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Post WWII Japan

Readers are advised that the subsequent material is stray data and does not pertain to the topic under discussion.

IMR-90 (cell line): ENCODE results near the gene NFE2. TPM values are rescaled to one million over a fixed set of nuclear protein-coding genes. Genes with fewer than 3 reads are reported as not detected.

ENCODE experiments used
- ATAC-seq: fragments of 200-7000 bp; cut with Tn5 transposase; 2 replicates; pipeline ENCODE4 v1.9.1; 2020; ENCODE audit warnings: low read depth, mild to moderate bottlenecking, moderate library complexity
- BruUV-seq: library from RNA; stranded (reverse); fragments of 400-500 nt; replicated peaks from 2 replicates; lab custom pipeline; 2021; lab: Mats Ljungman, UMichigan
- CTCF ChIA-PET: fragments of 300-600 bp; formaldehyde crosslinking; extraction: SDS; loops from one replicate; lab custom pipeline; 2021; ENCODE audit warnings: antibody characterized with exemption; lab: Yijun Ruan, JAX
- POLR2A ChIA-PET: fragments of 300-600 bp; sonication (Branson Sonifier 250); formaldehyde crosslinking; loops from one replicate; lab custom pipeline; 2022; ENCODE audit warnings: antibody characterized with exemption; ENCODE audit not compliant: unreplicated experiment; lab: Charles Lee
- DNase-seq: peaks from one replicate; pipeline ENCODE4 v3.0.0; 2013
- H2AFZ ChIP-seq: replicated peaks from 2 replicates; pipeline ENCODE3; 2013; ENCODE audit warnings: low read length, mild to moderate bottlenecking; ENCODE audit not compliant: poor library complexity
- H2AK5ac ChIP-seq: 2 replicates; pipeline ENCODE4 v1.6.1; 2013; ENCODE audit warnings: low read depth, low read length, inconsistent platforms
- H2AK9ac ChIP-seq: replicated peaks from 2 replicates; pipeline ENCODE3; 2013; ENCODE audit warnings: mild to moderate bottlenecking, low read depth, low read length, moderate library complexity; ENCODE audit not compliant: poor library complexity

The occupation of Japan was, from start to finish, an American operation. General Douglans MacArthur, sole supreme commander of the Allied Power was in charge. The Americans had insufficient men to make a military government of Japan possible; so t hey decided to act through the existing Japanese gobernment. General Mac Arthur became, except in name, dictator of Japan. He imposed his will on Japan. Demilitarization was speedily carried out, demobilization of the former imperial forces was complet ed by early 1946. Japan was extensively fire bomded during the second world war. The stench of sewer gas, rotting garbage, and the acrid smell of ashes and scorched debris pervaded the air. The Japanese people had to live in the damp, and col d of the concrete buildings, because they were the only ones left. Little remained of the vulnerable wooden frame, tile roof dwelling lived in by most Japanese. When the first signs of winter set in, the occupation forces immediately took over all the s team-heated buildings. The Japanese were out in the cold in the first post war winter fuel was very hard to find, a family was considered lucky if they had a small barely glowing charcoal brazier to huddle around. That next summer in random spots new ho uses were built, each house was standardized at 216 square feet, and required 2400 board feet of material in order to be built. A master plan for a modernistic city had been drafted, but it was cast aside because of the lack of time before the next winte r. The thousands of people who lived in railroad stations and public parks needed housing. All the Japanese heard was democracy from the Americans. All they cared about was food. General MacAruther asked the government to send food, when they refus ed he sent another telegram that said, "Send me food, or send me bullets." American troops were forbidden to eat local food, as to keep from cutting from cutting into the sparse local supply. No food was was brought in expressly for the Japanese durning the first six months after the American presence there. Herbert Hoover, serving as chairman of a special presidential advisory committee, recommended minimum imports to Japan of 870,000 tons of food to be distributed in different urban areas. Fi sh, the source of so much of the protein in the Japanese diet, were no longer available in adequate quantities because the fishing fleet, particularly the large vessels, had been badly decimated by the war and because the U.S.S.R. closed off the fishing g rounds in the north. The most important aspect of the democratization policy was the adoption of a new constitution and its supporting legislation. When the Japanese government proved too confused or too reluctant to come up with a constitutional reform that satisfied MacArthur, he had his own staff draft a new constitution in February 1946. This, with only minor changes, was then adopted by the Japanese government in the form of an imperial amendment to the 1889 constitution and went into effect on May 3, 1947. The new Constitution was a perfection of the British parliamentary form of government that the Japanese had been moving toward in the 1920s. Supreme political power was assigned to the Diet. Cabinets were made responsible to the Diet by having the prime minister elected by the lower house. The House of Peers was replaced by an elected House of Councillors. The judicial system was made as independent of executive interference as possible, and a newly created supreme court was given the power to review the constitutionality of laws. Local governments were given greatly increased powers. The Emperor was reduced to being a symbol of the unity of the nation. Japanese began to see him in person. He went to hospitals, schools, mines, industrial plants; he broke ground for public buildings and snipped tape at the opening of gates and highways. He was steered here and there, shown things, and kept muttering, "Ah so, ah so." People started to call him "Ah-so-san." Suddenly the puybli c began to take this shy, ill-at-ease man to their hearts. They saw in him something of their own conqured selves, force to do what was alien to them. In 1948, in a newspaper poll, Emperior Hirohito was voted the most popular man in Japan. Civil li berties were emphasized, women were given full equality with men. Article 13 and 19 in the new Constitution, prohibits discrimination in political, economic, and social relations because of race, creed, sex, social status, or family origen. This is one of the most explicitly progressive statements on human rights anywhere in law. Gerneral Douglas MacArthur emerged as a radical feminist because he was "convinced that the place of women in Japan must be brought to a level consistent with that of women in the western democracies." So the Japanese women got their equal rights amendment long before a concerted effort was made to obtain one in America. Compulsory education was extened to nine years, efforts were made to make education more a traning in thinking than in rote memory, and the school system above the six elementary grades was revised to conform to the American pattern. This last mechanical change produced great confusion and dissatisfaction but became so entrenched that it could not be re vised even after the Americans departed. Japan's agriculture was the quickest of national activities to recover because of land reform. The Australians came up with the best plan. It was basis was this: There were to be no absentee landlards. A person who actually worked the land could own up to 7.5 arcers. Anyone living in a village near by could keep 2.5 acres. Larger plots of land, exceeding these limits, were bought up by the government and sold on easy terms to former tenants. Within two years 2 million tenants became landowners. The American occupation immediately gained not only a large constituency, for the new owners had a vested interest in preserving the change, but also a psychological momentum for other changes they wanted to ini tiate. The American labor policy in Japan had a double goal: to encourage the growth of democratic unions while keeping them free of communists. Union organization was used as a balance to the power of management. To the surprise of the American authorties, this movement took a decidedly more radical turn. In the desperate economic conditions of early postwar Japan, there was little room for successful bargaining over wages, and many labor unions instead made a bid to take over industry and o perate it in their own behalf. Moreover large numbers of workers in Japan were government employees, such as railroad workers and teachers, whose wages were set not by management but by the government. Direct political action therefore seemed more meani ngful to these people than wage bargaining. The Japanese unions called for a general strike on February 1, 1947. MacArthur warned the union leadership that he would not countenace a nationwide strike. The strike leaders yieled to MacArthur's will. The re after the political appeal of radical labor action appeared to wane. The Americans wanted to disband the great Zaibatsu trust as a means of reducing Japan's war-making potential. There were about 15 Zaibatsu families such as - Mitsui, Mitsubishi, Yasuda, and Sumitomo. The Zaibatsu controled the industry of Japan. MacArthur's liaison men pressured the Diet into passing the Deconcentration Law in December 1947. In the eyes of most Japanese this law was designed to cripple Japanese business and i ndustry forever. The first step in breaking up the Zaibatsu was to spread their ownership out among the people and to prevent the old owners from ever again exercising control. The stocks of all the key holding companies were to be sold to the public. Friends of the old Zaibatsu bought the stock. In the long run the Zaibatsu were not exactly destroyed, but a few were weakened and others underwent a considerable shuffle. The initial period of the occupation from 1945 to 1948 was marked by reform, the second phase was one of stabilization. Greater attention was given to improvement of the economy. Japan was a heavy expense to the United States. The ordered breakup of the Zaibatsu was slowed down. The union movement continued to grow, to the ult imate benefit of the worker. Unremitting pressure on employers brought swelling wages, which meant the steady expansion of Japan domestic consumer market. This market was a major reason for Japan's subsequent economic boom. Another boom to the economy was the Korean War which proved to be a blessing in disguise. Japan became the main staging area for military action in Korea and went on a war boom economy with out having to fight in or pay for a war. The treaty of peace with Japan was signed at San Francisco in September 1951 by Japan, the United States, and forty-seven other nations. The Soviet Union refused to sign it. The treaty went into effect in April 1952, officially terminating the United States military occupation and restoring full independence. What is extraordinary in the Occupation and its aftermath was the insignificance of the unpleasant. For the Japanese, the nobility of American ideals and the essential benignity of the American presence assuaged much of the bitterness and anguish of defeat. For the Americans, the joys of promoting peace and democracy triumphed over the attendant fustrations and grievances. Consequently, the Occupation served to lay down a substantial capital of good will on which both America and Jap an would draw in the years ahead. Bibliography Christopher, Robert C. /The Japanese Mind/. New York: Fawcett Columbine, 1983 La Cerda, John. /The Conqueror Comes to Tea/. New Brunswick: R utgers University Press, 1946 Manchester, William. /American Caesar/. New York: Dell Publishing Company, Inc., 1978 Perry, John Curtis. /Beneath the Eagle's Wings/. New York: Dodd, Mead And Company, 1980 Reischauer, Edwin O. / The Japanese/. London: Belknap Press, 1977 Seth, Ronald. /Milestones in Japanese History/. Philadelphia: Chilton Book Company, 1969 Sheldon, Walt. /The Honorable Conquerors/. New York: The Macmillan Company., 1965